Wednesday, October 8, 2014

It Seems Hopeless

“The words of the Preacher, the son of David, king in Jerusalem.” (Ecclesiastes 1:1)

David’s son Solomon was one of the greatest rulers of history, ruling much of present day Syria and Jordan as well as Israel, extending as far south as the gulf of Aqaba, and having treaties with many of the surrounding nations.   The major Caravan routes across northern Africa to the east all passed through Israel, and Solomon took advantage of the location to build a great trading Empire.  He formed a trading alliance with Hiram of Tyre, and the Phoenicians to trade around the Mediterranean, and also to develop a fleet of ships on the Gulf of Aqaba to trade along the coasts of Africa and India. 

“Vanity of vanities, saith the Preacher, vanity of vanities; all is vanity.   What profit hath a man of all his labour which he taketh under the sun?” (Ecclesiastes 1:2-3)

Though he had wealth and power beyond belief, Solomon discovered that they weren’t very meaningful or satisfying.    While they seemed important at the time, his accomplishments were not much more valuable in the long term than winning wining a basketball game.   As soon as the game is over, you have to start preparing for the next game because their win doesn’t keep them from losing next time.  Sooner or later someone will set a new record or break the winning streak.

“One generation passeth away, and another generation cometh: but the earth abideth for ever.  The sun also ariseth, and the sun goeth down, and hasteth to his place where he arose.  The wind goeth toward the south, and turneth about unto the north; it whirleth about continually, and the wind returneth again according to his circuits.  All the rivers run into the sea; yet the sea is not full; unto the place from whence the rivers come, thither they return again.” (Ecclesiastes 1:4-7)

While the earth remains, the people on it do not.  Todays young people will get old and die and a new generation will take over.  All of nature goes through cycles.  The sun arises in the east, and sets in the west then arises the next morning in the east again.  When the wind blows in one direction, other air moves in to replace it so the air never all accumulates in one place.  In a similar manner all the rivers run to the sea, but evaporation carries the water back out to the land where it precipitates and runs to the sea again.  Nothing man does can stop the cycle.

“All things are full of labour; man cannot utter it: the eye is not satisfied with seeing, nor the ear filled with hearing.  The thing that hath been, it is that which shall be; and that which is done is that which shall be done: and there is no new thing under the sun.  Is there any thing whereof it may be said, See, this is new? it hath been already of old time, which was before us.  There is no remembrance of former things; neither shall there be any remembrance of things that are to come with those that shall come after.” (Ecclesiastes 1:8-11)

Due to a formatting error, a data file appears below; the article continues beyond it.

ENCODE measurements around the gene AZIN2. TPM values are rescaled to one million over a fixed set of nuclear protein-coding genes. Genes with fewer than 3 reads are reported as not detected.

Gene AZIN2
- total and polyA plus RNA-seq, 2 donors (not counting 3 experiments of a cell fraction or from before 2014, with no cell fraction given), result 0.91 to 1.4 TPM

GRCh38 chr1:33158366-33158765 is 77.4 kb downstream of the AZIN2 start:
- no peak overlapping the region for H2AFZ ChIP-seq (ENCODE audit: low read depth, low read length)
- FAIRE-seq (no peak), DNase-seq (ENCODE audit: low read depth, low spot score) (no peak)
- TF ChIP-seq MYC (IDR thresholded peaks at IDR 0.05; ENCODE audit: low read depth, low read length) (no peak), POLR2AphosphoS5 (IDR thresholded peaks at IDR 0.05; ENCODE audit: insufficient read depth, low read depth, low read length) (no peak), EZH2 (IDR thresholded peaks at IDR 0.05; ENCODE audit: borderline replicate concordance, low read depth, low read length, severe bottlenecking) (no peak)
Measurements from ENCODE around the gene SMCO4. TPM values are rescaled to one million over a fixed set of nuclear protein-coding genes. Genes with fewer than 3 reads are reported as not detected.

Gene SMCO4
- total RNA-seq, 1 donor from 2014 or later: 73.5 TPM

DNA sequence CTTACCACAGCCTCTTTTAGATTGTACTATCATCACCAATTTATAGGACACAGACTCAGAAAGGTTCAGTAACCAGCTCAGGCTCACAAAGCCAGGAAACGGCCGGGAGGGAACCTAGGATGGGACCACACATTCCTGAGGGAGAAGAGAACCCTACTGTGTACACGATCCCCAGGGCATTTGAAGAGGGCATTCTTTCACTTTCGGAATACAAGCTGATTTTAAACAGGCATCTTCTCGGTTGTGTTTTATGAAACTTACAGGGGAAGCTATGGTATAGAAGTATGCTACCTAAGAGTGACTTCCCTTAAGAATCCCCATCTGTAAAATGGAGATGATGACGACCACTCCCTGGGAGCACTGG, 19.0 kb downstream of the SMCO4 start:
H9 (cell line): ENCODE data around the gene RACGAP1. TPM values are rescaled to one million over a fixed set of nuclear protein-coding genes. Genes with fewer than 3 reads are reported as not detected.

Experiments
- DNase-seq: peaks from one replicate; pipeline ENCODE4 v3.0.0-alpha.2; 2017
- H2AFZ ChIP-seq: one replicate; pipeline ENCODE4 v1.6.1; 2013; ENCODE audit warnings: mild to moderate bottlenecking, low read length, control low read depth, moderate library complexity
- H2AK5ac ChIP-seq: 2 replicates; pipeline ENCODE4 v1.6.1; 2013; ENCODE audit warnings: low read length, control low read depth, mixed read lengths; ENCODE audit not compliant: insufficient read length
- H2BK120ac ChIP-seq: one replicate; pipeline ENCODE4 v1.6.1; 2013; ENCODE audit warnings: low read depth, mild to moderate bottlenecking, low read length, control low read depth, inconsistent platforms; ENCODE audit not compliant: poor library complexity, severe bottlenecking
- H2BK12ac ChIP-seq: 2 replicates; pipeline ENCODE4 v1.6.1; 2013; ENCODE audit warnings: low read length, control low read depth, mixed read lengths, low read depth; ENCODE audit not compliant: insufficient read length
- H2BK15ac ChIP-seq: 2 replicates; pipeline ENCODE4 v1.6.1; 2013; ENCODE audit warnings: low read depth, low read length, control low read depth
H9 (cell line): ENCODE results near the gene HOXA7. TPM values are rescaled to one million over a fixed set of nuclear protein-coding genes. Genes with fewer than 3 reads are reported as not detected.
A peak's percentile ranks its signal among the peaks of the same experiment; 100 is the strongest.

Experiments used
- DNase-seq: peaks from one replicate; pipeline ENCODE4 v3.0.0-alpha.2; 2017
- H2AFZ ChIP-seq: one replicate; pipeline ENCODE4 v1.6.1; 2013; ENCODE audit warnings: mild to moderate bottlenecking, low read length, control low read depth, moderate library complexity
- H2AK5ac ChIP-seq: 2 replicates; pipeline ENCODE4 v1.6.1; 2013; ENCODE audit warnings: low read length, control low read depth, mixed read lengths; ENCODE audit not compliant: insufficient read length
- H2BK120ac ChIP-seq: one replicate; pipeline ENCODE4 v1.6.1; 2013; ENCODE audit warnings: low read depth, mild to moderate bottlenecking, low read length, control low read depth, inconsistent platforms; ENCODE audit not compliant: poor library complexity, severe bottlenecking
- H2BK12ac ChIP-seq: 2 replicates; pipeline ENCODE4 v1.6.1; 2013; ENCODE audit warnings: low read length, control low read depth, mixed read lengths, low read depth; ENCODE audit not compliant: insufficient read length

The second law of Thermodynamics tells us that everything deteriorates.  As a result even the best house or nicest car takes constant work to keep it useable, and a man never gets to the point where he doesn’t need food as long as he lives, so he has to keep working just to live.  The eyes and brain are designed so they never fill up and just stop seeing things nor do the ears run over with the sounds they hear. 

We brag about inventing some new thing, but even those things have been done in the past, although not necessarily the same way.   The first recorded steam engine was made about 300 BC.  The first computer we know about was built five hundred years ago.  The Aztec Indians did brain and heart surgery.   The Chinese had guns and bombs long before Marco Polo went exploring, and everything we invent is based on our understanding of how natural things work.  There is nothing truly new under the sun. 

Nothing we learn can be passed directly to our children.  They have to learn those things for themselves, although we can try to teach them.   As a result, history repeats itself because people and governments continually repeat the same behavior instead of learning from the mistakes their forbearers made.

It is easy to get depressed as you realize how little control you really have of things.  Solomon wants us to understand the reality that we have very little control, despite what the motivational speakers may tell us.  When I was in college we were required to take a course in philosophy.  Being an avid reader, I read the entire book, including the biographies of the philosophers we studied.  I was shocked to realize almost all of them realized the same things Solomon states in this book and committed suicide, concluding that life was ultimately meaningless and hopeless. 

Solomon didn’t commit suicide, but continued to look for answers.  He discovered that life could have meaning, but that it would not come from the things we accomplish.  Ecclesiastes describes what he learned from his efforts to find meaning in his life.   While the first several chapters seem pretty depressing, and mirror many people's experience, there is hope.  


  1. This is one of the most sobering books in Scripture. I very much enjoy it, because it is both timeless and quite modern in its themes. It shows that the rash of depression and hopeless feelings that materialism and religion beget are hardly new; they are the product of a race searching for completion in everything except where we were meant to find it. Consequently, this book can be very useful for evangelism.

    Thank you for the post.

  2. Amen, Ian.

    Sadly, many treat it like a Country Western song, dwelling on the emptiness of earthly things and never getting to the conclusion.